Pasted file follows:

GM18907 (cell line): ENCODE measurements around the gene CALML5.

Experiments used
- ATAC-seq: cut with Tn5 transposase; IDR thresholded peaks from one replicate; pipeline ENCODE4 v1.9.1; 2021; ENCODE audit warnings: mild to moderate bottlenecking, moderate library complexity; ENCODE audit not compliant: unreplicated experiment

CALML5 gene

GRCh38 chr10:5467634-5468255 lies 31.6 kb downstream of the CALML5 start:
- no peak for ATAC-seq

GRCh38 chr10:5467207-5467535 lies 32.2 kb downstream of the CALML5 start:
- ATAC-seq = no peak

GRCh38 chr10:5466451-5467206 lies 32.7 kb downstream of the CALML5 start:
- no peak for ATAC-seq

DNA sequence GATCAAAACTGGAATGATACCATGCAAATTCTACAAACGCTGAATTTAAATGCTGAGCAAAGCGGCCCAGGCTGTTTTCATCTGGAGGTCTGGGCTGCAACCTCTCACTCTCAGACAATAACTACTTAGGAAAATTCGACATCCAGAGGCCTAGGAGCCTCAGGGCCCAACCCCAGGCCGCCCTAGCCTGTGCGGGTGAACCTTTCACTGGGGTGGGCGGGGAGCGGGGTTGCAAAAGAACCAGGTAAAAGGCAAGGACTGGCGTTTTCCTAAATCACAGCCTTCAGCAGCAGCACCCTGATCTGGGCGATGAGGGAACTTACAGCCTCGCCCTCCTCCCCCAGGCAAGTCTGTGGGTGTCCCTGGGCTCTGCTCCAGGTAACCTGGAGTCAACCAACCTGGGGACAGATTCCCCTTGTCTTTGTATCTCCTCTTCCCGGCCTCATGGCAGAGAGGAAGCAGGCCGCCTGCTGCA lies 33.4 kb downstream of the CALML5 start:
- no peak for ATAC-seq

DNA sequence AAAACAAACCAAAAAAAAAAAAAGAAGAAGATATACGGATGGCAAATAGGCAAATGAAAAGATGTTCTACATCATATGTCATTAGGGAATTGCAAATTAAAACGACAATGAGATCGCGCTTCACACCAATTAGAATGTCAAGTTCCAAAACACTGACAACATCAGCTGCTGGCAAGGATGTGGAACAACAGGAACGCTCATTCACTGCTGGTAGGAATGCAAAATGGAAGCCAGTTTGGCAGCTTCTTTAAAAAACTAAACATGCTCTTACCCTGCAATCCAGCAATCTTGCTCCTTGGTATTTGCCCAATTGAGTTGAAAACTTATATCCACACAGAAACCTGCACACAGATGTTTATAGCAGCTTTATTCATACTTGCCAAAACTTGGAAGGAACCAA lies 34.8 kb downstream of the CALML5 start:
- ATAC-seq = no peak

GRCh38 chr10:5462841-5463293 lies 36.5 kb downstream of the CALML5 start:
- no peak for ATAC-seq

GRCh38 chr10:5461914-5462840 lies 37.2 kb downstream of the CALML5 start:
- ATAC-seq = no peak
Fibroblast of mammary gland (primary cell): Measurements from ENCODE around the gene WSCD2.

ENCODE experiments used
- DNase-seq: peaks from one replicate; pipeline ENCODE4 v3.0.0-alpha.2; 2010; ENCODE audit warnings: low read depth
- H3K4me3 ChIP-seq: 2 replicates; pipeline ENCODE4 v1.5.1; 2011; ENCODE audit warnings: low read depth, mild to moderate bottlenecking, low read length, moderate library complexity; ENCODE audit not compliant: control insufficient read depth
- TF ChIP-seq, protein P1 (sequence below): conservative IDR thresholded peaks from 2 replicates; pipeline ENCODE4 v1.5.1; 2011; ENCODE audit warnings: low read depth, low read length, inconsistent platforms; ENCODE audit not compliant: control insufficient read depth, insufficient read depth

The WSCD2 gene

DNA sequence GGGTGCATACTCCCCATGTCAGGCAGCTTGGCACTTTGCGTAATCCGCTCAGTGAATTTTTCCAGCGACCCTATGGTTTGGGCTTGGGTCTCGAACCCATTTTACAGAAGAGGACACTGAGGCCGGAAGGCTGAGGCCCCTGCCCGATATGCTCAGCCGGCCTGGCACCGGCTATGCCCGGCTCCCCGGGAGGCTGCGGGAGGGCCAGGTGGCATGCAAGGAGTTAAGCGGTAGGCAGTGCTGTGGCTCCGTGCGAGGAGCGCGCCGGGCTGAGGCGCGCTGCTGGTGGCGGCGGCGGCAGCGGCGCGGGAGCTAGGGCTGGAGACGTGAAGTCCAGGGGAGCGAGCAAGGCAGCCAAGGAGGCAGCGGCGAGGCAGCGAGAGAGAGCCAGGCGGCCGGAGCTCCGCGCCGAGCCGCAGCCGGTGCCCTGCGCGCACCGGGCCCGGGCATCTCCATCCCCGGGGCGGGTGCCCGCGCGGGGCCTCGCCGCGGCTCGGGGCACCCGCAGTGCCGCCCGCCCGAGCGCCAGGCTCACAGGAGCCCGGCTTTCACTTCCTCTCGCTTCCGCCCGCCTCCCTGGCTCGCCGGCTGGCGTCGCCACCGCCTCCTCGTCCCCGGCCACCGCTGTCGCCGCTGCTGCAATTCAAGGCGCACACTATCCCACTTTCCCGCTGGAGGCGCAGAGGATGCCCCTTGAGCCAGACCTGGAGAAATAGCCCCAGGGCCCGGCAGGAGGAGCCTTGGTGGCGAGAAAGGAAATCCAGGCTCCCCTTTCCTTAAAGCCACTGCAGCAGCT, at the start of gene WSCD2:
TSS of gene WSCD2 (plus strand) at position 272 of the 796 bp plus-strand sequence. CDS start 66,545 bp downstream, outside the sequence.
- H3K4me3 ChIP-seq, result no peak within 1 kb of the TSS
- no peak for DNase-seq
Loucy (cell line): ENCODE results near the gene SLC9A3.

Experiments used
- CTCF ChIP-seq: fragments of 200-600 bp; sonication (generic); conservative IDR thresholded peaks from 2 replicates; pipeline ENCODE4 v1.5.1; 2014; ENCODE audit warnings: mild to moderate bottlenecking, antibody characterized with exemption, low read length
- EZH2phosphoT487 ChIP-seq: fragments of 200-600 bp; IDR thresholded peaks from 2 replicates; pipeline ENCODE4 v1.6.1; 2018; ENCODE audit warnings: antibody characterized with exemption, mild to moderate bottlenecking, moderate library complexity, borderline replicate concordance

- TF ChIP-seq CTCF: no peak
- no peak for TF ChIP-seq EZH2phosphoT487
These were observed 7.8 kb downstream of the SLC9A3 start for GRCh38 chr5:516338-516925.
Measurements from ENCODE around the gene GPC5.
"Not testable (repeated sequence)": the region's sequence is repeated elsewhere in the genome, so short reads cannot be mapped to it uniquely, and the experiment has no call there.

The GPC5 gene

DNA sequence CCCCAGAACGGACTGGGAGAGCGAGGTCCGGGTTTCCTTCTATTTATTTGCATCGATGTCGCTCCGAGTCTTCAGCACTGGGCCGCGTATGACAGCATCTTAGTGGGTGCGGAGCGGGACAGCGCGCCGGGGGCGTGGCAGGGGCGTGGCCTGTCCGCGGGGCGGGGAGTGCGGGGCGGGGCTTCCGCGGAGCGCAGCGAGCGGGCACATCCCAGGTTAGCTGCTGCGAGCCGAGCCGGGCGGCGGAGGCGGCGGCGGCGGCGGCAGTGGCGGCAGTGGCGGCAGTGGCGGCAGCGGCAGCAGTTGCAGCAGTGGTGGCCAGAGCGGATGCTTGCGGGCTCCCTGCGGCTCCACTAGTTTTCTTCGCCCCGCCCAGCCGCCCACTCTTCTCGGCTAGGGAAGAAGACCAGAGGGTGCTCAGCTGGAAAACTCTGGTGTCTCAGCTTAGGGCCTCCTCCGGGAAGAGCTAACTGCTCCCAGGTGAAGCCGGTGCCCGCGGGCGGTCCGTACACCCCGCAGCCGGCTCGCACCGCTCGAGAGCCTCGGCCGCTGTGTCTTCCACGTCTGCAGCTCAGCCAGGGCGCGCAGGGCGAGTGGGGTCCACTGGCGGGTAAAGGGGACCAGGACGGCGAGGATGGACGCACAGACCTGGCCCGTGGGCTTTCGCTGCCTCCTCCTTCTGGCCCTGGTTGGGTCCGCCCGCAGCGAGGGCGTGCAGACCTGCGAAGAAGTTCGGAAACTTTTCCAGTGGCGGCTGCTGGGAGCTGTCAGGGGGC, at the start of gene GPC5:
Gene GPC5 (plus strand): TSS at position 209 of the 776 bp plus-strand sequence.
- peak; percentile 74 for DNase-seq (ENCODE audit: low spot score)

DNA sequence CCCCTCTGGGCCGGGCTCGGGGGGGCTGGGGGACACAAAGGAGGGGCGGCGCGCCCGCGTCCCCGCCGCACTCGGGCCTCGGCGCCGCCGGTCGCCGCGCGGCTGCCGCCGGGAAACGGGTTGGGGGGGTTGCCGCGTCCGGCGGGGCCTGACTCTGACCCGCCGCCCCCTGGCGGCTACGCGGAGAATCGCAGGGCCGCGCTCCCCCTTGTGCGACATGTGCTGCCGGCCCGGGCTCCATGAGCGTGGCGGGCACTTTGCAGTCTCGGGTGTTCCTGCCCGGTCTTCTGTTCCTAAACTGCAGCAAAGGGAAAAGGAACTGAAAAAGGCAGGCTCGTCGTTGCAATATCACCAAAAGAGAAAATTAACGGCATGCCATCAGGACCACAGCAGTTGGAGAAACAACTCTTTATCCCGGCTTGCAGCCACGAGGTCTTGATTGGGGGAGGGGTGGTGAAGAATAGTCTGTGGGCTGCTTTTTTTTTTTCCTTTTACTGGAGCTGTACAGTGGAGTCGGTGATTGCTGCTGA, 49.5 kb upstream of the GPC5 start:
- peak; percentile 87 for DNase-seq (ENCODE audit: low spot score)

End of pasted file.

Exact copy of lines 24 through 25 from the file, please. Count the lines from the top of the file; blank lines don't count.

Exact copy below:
The WSCD2 gene

DNA sequence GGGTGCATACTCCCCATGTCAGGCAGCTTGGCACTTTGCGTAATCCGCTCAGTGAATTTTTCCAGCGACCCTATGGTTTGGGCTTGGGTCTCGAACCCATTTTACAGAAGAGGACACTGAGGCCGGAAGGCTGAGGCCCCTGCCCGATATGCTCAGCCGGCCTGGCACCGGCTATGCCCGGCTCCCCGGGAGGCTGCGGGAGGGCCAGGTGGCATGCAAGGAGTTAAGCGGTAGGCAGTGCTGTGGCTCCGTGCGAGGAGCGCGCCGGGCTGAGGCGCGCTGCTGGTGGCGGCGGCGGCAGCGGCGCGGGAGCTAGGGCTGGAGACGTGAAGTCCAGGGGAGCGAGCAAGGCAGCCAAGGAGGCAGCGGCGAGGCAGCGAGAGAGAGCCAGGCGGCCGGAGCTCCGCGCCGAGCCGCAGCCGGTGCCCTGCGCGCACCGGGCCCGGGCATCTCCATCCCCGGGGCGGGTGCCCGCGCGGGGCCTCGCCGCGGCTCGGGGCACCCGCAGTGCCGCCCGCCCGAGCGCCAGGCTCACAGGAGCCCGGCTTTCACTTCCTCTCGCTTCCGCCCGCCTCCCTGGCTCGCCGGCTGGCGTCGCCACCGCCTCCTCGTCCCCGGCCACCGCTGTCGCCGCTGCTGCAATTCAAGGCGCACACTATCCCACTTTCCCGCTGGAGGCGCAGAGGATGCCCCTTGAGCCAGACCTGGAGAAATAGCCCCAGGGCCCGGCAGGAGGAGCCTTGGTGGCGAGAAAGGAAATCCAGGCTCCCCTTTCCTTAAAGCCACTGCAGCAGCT, at the start of gene WSCD2: